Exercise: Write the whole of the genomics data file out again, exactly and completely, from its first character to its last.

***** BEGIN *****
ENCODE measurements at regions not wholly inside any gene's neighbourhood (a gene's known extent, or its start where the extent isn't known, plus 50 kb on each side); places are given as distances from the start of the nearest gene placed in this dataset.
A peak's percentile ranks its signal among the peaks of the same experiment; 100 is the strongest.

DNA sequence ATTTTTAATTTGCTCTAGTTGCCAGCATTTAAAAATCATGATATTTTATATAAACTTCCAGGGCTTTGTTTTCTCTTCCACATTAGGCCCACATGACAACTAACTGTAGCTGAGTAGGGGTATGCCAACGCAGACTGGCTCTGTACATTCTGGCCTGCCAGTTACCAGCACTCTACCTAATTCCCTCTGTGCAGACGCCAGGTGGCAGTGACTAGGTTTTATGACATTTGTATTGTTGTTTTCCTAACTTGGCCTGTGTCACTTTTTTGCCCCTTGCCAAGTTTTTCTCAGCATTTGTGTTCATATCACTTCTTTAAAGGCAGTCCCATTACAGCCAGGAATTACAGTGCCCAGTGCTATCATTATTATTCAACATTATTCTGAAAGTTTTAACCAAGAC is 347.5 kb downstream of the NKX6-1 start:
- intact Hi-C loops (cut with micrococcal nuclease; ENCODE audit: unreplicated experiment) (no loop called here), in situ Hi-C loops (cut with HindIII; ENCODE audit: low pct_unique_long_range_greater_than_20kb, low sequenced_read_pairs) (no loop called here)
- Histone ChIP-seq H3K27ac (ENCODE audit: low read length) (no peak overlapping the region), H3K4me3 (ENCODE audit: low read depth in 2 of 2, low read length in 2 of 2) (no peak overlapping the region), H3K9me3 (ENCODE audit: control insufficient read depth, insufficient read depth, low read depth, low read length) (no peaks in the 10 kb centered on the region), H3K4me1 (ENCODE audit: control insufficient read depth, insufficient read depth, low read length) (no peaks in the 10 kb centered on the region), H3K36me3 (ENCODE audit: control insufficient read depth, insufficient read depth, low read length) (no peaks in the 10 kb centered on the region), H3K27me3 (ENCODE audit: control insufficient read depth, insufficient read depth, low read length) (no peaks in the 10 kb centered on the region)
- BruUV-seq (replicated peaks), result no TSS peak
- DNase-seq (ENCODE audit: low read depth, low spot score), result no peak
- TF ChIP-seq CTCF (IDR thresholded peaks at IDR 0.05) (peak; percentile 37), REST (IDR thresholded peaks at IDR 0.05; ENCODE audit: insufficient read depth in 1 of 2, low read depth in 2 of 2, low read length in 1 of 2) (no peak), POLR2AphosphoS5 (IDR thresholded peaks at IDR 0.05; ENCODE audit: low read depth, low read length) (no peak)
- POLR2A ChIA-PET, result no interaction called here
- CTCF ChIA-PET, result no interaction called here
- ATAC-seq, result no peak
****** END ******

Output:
ENCODE measurements at regions not wholly inside any gene's neighbourhood (a gene's known extent, or its start where the extent isn't known, plus 50 kb on each side); places are given as distances from the start of the nearest gene placed in this dataset.
A peak's percentile ranks its signal among the peaks of the same experiment; 100 is the strongest.

DNA sequence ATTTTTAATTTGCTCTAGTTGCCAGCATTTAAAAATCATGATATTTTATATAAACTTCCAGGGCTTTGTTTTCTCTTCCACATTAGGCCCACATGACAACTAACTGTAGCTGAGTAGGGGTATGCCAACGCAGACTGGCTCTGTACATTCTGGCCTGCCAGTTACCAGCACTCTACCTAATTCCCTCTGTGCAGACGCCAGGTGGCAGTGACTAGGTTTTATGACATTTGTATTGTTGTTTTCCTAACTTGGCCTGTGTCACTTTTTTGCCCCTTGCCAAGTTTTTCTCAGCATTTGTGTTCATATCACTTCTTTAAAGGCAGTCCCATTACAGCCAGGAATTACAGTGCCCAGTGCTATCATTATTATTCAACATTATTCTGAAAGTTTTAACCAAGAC is 347.5 kb downstream of the NKX6-1 start:
- intact Hi-C loops (cut with micrococcal nuclease; ENCODE audit: unreplicated experiment) (no loop called here), in situ Hi-C loops (cut with HindIII; ENCODE audit: low pct_unique_long_range_greater_than_20kb, low sequenced_read_pairs) (no loop called here)
- Histone ChIP-seq H3K27ac (ENCODE audit: low read length) (no peak overlapping the region), H3K4me3 (ENCODE audit: low read depth in 2 of 2, low read length in 2 of 2) (no peak overlapping the region), H3K9me3 (ENCODE audit: control insufficient read depth, insufficient read depth, low read depth, low read length) (no peaks in the 10 kb centered on the region), H3K4me1 (ENCODE audit: control insufficient read depth, insufficient read depth, low read length) (no peaks in the 10 kb centered on the region), H3K36me3 (ENCODE audit: control insufficient read depth, insufficient read depth, low read length) (no peaks in the 10 kb centered on the region), H3K27me3 (ENCODE audit: control insufficient read depth, insufficient read depth, low read length) (no peaks in the 10 kb centered on the region)
- BruUV-seq (replicated peaks), result no TSS peak
- DNase-seq (ENCODE audit: low read depth, low spot score), result no peak
- TF ChIP-seq CTCF (IDR thresholded peaks at IDR 0.05) (peak; percentile 37), REST (IDR thresholded peaks at IDR 0.05; ENCODE audit: insufficient read depth in 1 of 2, low read depth in 2 of 2, low read length in 1 of 2) (no peak), POLR2AphosphoS5 (IDR thresholded peaks at IDR 0.05; ENCODE audit: low read depth, low read length) (no peak)
- POLR2A ChIA-PET, result no interaction called here
- CTCF ChIA-PET, result no interaction called here
- ATAC-seq, result no peak